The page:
• Know the name and phone numbers of all of your professional advisers — including your CPA, estate-planning attorney, mortgage lender, and financial advisor.
  • Make sure you have investments in your name and not just your husband’s.
  • Open your own retirement account if you haven’t already done so.
  • Make sure you save some of your own salary if you have one. Often, women who are married or have children let their husbands make the larger retirement plan contrubtions, but often the women's salary is used for household or children's expenses, or gifts to the children and grandchildren.
  • Have at least one credit card in only your name so you establish and maintain credit.
  • Make sure you have assets and investments* in your name too so that whether it’s divorce, illness, or death, you won’t be in financial trouble.

3. Open your financial statements. There’s no doubt about it — 2008 was a rough financial year for almost everyone. Unfortunately, many of our clients admit they stopped opening their investment statements. Although it’s understandable, it simply isn’t smart. If your husband currently manages your finances, and you’ve noticed larger piles of unopened statements lately, take charge ladies and open them.

4. Be careful whom you listen to. Although financial advice seems to be available from a variety of TV commentators and other free sources, be careful whom you listen to. Simply beating the S&P 500 every year, or owning five-star rated Morningstar funds, won't help everyone achieve their specific financial goals. Generic advice most likely will yield generic results.

5. Know when to get professional help. Sure, it’s tempting to do everything yourself, but just as most families have accountants and lawyers; many are adding financial consultants to their list of trusted advisors. The reality is that when you have the help of a professional, you’ll more than likely have more clarity and confidence in the process. An advisor can give you some much needed perspective, which is important because it’s usually tough to be objective when it comes to managing our own money.

Here are some tips on how to find an advisor you can count on:

  • Ask your friends for references.
  • Gather all of your investment, retirement, and bank statements so they can get a good picture of your situation.
  • Interview several financial advisors — until you find the person you feel comfortable with.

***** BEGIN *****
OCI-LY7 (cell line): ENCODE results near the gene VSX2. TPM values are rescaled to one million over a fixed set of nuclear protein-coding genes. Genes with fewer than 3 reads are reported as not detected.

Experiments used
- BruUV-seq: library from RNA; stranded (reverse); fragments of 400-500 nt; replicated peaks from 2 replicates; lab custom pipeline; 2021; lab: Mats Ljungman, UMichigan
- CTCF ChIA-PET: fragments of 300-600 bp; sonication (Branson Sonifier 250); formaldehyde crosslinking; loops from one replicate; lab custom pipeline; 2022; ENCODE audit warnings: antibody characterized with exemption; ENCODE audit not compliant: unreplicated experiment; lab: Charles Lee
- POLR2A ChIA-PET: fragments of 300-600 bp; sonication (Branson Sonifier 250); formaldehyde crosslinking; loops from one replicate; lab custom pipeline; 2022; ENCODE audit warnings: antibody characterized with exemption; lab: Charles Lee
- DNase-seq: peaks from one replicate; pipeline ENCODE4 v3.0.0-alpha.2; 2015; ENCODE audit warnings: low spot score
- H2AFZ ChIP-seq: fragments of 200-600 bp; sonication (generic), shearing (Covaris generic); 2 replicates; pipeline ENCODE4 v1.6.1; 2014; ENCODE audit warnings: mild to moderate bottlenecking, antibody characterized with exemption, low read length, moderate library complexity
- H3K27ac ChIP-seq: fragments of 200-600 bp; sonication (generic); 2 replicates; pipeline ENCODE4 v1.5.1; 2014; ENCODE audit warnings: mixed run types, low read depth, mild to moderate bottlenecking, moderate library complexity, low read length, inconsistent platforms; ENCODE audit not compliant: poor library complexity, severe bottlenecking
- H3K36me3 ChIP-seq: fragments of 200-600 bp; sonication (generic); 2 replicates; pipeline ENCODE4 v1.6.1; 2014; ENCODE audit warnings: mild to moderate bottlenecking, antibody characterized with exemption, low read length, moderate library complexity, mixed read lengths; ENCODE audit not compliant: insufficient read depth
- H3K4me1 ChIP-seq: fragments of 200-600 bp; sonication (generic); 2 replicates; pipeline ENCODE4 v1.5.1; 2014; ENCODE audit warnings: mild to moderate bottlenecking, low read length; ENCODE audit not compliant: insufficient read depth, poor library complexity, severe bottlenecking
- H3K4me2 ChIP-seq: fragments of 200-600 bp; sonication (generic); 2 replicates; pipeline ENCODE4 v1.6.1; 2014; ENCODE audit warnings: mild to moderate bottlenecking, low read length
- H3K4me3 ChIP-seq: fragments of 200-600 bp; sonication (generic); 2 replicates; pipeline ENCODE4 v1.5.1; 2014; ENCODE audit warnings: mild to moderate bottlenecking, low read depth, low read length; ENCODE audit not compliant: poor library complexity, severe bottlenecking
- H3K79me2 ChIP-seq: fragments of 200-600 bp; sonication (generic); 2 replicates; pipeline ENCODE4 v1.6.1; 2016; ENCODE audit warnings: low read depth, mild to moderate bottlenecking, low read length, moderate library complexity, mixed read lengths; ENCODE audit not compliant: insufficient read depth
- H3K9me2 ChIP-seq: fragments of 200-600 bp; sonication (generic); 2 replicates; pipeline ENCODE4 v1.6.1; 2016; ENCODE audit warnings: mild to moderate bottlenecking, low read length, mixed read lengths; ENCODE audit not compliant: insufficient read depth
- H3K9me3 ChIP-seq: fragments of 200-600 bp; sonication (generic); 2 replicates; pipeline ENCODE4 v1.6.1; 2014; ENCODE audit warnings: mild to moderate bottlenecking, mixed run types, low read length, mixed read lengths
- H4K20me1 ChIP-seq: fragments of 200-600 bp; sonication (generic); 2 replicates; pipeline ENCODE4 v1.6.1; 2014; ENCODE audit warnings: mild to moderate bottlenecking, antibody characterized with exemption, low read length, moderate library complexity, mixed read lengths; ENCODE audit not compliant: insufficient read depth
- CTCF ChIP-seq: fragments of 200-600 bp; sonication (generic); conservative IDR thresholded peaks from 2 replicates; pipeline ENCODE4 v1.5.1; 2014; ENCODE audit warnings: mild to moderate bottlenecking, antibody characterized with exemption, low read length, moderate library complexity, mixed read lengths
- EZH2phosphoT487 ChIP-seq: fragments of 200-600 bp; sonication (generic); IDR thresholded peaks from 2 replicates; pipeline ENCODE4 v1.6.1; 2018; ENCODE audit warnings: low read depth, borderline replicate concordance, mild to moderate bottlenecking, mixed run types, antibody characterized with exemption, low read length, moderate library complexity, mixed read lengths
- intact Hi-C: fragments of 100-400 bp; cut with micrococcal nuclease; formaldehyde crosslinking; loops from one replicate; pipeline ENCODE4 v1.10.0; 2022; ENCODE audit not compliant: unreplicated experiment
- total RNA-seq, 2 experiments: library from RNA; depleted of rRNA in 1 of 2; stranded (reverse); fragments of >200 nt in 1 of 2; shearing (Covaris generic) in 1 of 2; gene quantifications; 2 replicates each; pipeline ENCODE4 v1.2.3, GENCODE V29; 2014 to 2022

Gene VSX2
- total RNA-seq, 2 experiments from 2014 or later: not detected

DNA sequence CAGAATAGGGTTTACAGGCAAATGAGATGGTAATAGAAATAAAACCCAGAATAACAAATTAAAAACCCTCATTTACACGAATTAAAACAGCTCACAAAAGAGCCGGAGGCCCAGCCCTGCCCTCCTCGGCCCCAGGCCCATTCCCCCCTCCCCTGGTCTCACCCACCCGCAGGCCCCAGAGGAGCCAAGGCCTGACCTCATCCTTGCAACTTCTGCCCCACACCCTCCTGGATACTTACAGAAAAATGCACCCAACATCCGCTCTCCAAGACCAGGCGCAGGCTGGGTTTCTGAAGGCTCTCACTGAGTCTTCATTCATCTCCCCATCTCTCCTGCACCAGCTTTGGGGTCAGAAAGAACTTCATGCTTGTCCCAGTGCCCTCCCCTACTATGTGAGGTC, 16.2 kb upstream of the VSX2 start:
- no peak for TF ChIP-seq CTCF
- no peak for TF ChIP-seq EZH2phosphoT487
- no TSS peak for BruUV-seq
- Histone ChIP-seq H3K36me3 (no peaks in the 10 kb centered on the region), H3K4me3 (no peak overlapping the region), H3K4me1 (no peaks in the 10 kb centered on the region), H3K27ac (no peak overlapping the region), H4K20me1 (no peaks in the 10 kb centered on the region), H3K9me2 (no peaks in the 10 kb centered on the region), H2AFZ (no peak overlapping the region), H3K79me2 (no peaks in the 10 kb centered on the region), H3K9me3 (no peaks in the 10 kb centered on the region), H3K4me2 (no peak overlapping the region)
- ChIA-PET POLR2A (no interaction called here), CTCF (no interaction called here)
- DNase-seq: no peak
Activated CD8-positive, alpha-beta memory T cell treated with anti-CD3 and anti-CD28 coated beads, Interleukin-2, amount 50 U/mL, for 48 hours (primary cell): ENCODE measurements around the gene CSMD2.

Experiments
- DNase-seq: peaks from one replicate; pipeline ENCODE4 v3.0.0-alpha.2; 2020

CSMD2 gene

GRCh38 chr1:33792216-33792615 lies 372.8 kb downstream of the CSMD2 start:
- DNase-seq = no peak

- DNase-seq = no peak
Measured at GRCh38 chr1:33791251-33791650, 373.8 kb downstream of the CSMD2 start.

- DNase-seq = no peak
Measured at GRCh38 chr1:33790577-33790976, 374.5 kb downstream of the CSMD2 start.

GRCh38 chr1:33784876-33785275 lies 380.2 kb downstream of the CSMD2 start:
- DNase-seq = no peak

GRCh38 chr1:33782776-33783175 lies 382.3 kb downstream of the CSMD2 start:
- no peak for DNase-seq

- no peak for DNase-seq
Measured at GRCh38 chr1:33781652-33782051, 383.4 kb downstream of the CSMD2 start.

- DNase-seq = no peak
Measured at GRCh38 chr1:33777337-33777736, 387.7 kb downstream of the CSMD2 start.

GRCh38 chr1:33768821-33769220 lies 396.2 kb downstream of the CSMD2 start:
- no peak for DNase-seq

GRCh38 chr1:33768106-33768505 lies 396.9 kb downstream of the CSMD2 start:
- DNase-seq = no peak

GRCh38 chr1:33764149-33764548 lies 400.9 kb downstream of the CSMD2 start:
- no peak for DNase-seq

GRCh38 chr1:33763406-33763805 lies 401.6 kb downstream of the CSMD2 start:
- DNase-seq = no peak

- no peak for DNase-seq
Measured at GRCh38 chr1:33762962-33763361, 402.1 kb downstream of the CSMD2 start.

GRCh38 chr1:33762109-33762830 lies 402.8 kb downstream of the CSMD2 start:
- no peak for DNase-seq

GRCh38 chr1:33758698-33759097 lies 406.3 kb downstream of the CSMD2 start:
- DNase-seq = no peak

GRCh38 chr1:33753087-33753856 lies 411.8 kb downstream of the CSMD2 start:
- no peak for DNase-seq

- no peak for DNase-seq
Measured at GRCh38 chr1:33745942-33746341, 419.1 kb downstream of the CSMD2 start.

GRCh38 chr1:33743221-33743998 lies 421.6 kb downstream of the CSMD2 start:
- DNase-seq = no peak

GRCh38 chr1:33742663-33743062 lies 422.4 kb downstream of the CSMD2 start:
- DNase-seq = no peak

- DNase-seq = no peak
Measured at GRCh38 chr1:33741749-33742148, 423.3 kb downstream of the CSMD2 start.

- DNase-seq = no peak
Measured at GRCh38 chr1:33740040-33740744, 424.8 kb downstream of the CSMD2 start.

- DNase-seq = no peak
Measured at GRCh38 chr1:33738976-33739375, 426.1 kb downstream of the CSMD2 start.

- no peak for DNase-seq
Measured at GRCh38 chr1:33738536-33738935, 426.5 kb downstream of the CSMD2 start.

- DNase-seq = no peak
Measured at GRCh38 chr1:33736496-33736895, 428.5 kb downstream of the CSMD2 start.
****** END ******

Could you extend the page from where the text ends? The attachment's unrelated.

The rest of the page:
• Study all the information you receive so you can be an active partner in the decisions that are made about your investments.
  • Embrace your power. This is your future. This is your money. Invest it wisely. Good luck!



Women, Work & Divorce, Richard Peterson. University of Chicago Press: 1989

Business Week 05/2009

NBC 29

About Bernard R. Wolfe

Bernie Wolfe founded Bernard R Wolfe & Associates, Inc. (BRW)in 1981 and for nearly 30 years has provided financial services to individuals, families and businesses. He is a Certified Financial Planner practitioner (CFP®) and can also provide wealth management services as well as securities through NFP Securities, Inc. a broker/dealer Member FINRA/SIPC and a Federally Registered Investment Advisor. He is also a Certified Divorce Financial Analyst (CDFA). He was one of the first members of the Registry of Financial Planners in the Washington DC area. In 2002, BRW was sold to National Financial Partners, Corp. (NFP), one of the nation's premier independent financial services companies and a member of the New York Stock Exchange. Bernie Wolfe continues as President of BRW and as a principal in the company.


About Samantha Fraelich

Samantha Fraelich began her career in the financial planning industry as a registered client service associate in 1999 at UBS Financial Services. In 2003, she started working with Bernard Wolfe & Associates in the Naples, FL office and relocated to the DC office in 2006. Samantha was raised in Munroe Falls, Ohio, which is a suburb of Cleveland. She attended Kent State University and the University of Phoenix to earn her bachelors degree in Business Administration. Samantha is currently studying for the Certified Financial Planning (CFP) ® designation and is a member of the National Business Women’s Association (NBWA) and the American Association of University Women (AAUW). She is a Registered Representative of National Financial Partners and resides in Washington, DC.


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Securities and Investment Advisory Services offered through NFP Securities, Inc., a Registered Broker/Dealer.

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Bernard R. Wolfe & Associates is an affiliate of NFP Securities Inc. and subsidiary of National Financial Partners Corp., the parent company of NFP Securities, Inc.